The Truth About Sequester Cuts

Brinkmanship over sequestration has reached a fever pitch as the next deadline draws near.  According to the administration and other Washington actors, the cuts that have been scheduled for the past eighteen months will have a devastating affect on such things as teachers, air traffic, medical science and deployment of aircraft carriers, etc.  So why are the investment markets largely discounting these so-called “draconian” measures?

Most likely the reason is that investment professionals are used to deciphering accounting reports and cutting through the spin to get to the real story.  In this case, the real story is that sequester cuts are not actual decreases in spending.  They are mostly cuts in the rate of increases in government’s spending of our tax dollars – and they are relatively small cuts at that.

The Congressional Budget Office (CBO) has provided spending projections before and after sequestration.  In the first year, the federal government would spend $3.62 trillion with sequestration versus $3.69 trillion otherwise.  By 2021, the government would spend $5.26 trillion versus the $5.41 trillion expected.

Taking this all into consideration, economists are projecting that sequestration will still have a negative impact on GDP.  Since stock markets tend to lead the economy, it is curious that the markets continue to rise in the face of what is looking more and more like an eventuality.  For the time being, it appears that investors are not buying what Washington politicians are selling.  Of course, this could all change very quickly which is why a nimble, active investment approach continues to be warranted.

 

 

 

The Big 60! Are You Retirement-Ready?

10 considerations for getting retirement-ready

By Rand K. Gordon, CFP®

As you approach your 60’s, time starts moving fast.  Sixty-five, the age most think of as normal retirement, is just around the corner and finally within your grasp.

Or is it?

As they approach age 60, many folks are so eager to leave the workplace that they don’t focus enough attention on the details of how, or if, their personal retirement plan will actually work.  They start counting down the days until they put in their notice, prepare for the retirement party, and eventually sail off into the sunset.

This could be a costly mistake.  It’s too late to find out, after you turned in your notice, that you don’t have enough resources to pay for retirement.  In most cases, once you leave the workplace, you can’t return.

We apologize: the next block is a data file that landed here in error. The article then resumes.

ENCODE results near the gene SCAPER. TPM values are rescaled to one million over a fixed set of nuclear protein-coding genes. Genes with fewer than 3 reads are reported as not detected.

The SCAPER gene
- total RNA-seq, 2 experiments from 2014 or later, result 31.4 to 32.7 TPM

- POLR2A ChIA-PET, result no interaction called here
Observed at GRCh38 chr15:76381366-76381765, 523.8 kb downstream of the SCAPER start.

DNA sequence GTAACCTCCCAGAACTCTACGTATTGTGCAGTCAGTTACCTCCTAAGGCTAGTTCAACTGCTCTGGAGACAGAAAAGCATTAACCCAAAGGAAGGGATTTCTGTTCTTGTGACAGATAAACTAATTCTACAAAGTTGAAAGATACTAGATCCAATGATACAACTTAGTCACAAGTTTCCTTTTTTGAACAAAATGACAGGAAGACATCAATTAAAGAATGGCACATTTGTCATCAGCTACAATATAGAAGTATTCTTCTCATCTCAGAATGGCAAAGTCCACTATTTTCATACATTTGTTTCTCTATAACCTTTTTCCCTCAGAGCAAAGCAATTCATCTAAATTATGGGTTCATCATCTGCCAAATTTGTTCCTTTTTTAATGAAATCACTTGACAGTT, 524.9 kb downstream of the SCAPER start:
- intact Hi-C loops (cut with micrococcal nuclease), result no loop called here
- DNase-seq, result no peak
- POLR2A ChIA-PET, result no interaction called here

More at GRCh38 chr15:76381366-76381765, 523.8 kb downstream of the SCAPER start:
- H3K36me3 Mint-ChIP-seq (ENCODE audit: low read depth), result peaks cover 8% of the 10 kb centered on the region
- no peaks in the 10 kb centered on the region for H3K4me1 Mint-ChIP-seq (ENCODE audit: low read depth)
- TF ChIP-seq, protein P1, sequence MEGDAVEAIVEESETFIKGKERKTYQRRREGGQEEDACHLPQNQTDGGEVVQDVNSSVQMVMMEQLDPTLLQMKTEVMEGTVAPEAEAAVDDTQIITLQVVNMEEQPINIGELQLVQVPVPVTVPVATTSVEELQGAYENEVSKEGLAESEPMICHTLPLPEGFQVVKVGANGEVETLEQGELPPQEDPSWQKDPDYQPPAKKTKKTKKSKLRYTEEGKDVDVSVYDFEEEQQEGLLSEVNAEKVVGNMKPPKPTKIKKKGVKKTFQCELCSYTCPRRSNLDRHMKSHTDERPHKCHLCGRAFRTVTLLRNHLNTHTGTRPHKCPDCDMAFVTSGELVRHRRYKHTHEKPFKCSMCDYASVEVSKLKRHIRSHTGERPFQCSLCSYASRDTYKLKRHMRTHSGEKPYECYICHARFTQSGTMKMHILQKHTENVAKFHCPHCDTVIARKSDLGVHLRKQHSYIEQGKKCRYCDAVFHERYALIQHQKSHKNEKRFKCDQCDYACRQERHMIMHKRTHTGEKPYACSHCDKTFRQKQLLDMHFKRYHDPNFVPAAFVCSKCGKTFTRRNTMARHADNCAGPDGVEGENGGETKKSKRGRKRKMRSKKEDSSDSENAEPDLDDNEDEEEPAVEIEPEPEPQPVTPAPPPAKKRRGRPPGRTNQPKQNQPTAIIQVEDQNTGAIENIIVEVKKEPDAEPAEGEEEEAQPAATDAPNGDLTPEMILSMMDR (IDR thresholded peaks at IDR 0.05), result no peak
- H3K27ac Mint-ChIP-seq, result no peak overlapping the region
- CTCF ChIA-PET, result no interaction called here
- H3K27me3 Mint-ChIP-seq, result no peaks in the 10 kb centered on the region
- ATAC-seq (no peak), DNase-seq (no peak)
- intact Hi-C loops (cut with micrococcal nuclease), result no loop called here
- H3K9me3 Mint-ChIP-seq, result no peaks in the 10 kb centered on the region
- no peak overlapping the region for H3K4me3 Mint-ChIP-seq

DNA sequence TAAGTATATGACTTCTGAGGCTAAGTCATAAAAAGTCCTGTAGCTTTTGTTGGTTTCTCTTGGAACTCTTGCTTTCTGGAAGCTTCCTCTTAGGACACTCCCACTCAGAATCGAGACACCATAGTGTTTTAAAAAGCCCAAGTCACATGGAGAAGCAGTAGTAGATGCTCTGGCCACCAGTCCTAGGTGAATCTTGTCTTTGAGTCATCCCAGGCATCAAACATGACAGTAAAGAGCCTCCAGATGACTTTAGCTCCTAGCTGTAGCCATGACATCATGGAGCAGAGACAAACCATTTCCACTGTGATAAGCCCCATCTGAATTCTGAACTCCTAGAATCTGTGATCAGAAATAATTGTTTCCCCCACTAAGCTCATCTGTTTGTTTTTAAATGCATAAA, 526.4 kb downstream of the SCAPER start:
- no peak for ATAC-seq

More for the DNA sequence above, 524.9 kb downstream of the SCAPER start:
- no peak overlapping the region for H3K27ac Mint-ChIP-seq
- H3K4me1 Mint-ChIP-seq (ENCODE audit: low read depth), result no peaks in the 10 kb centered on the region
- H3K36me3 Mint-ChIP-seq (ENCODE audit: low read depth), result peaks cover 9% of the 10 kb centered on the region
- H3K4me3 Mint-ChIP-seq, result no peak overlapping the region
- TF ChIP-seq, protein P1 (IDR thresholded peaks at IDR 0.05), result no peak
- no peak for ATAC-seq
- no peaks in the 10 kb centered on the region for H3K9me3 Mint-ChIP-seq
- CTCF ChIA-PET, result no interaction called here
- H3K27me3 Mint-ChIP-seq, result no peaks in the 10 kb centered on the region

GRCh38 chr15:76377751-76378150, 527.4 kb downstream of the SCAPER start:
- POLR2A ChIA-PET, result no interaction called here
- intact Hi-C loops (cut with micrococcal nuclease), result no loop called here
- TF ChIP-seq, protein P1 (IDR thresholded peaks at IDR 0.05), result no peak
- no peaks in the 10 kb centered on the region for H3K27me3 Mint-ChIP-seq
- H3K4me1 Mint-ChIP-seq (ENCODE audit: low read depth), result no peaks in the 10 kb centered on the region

Now may be your last chance to get retirement-ready.  Following are 10 things to consider for turning 60:

Pick a retirement date – In order to make the retirement calculations, you’ll need to have a target date.  How much money you will need and how much you will receive from Social Security, pensions, etc. will depend on this date.  You will need to be flexible, however, in case the date you would like to retire turns out to be too soon.  Working even a year or two longer could greatly increase your retirement savings and how long they will last.

Where will you live in retirement? – Will you live in your current home that’s paid off or will you still have a mortgage?  Will you move to a less expensive area or downsize to a smaller home?  Will you move to a retirement village, the beach or perhaps the mountains?

Where you live in retirement can have a huge impact on how much retirement income you’ll need.  If your personal retirement plan doesn’t work out one way, you may need to consider another.  Although most retirees live in the same house in which they retired, moving to a less expensive area or downsizing to a smaller home could reduce costs and possibly free up home equity for investments or income.

Long-Term Care costs – Planning how to pay for the care you might need if you become ill or disabled as you age is a daunting task.  It’s not the sort of thing we even want to think about.  Yet studies estimate that up to 50% of 65 year-olds will probably need nursing-home care in the future.  Without long-term care insurance, a nursing home will cost on average about $83,179 a year according to Long-Term Care Tree (www.ltctree.com).  Assisted living facilities are a little cheaper, though still expensive at $45,000 a year.  Care directly in the home is about $39,784 a year.

Although expensive, you may want to consider long-term care insurance to cover at least a portion of the possible costs you may incur.   Unfortunately, the longer you postpone the decision, the greater your chances of suffering an illness or developing a condition that will disqualify you from coverage or cause the premiums to be too expensive.  Regardless of how it’s paid for, you need to at least consider long-term care costs as you plan your retirement years.

Health Care costs – Paying for health insurance before age 65, when you don’t qualify for Medicare, can be extremely expensive.  But even once you qualify for Medicare, your expenses aren’t over.  A couple in their 70s, who are in relatively good health, can pay as much as $1,200 a month for health care insurance, deductibles, co-pays and prescriptions.  You can learn more about healthcare costs, benefits and options at www.medicare.gov.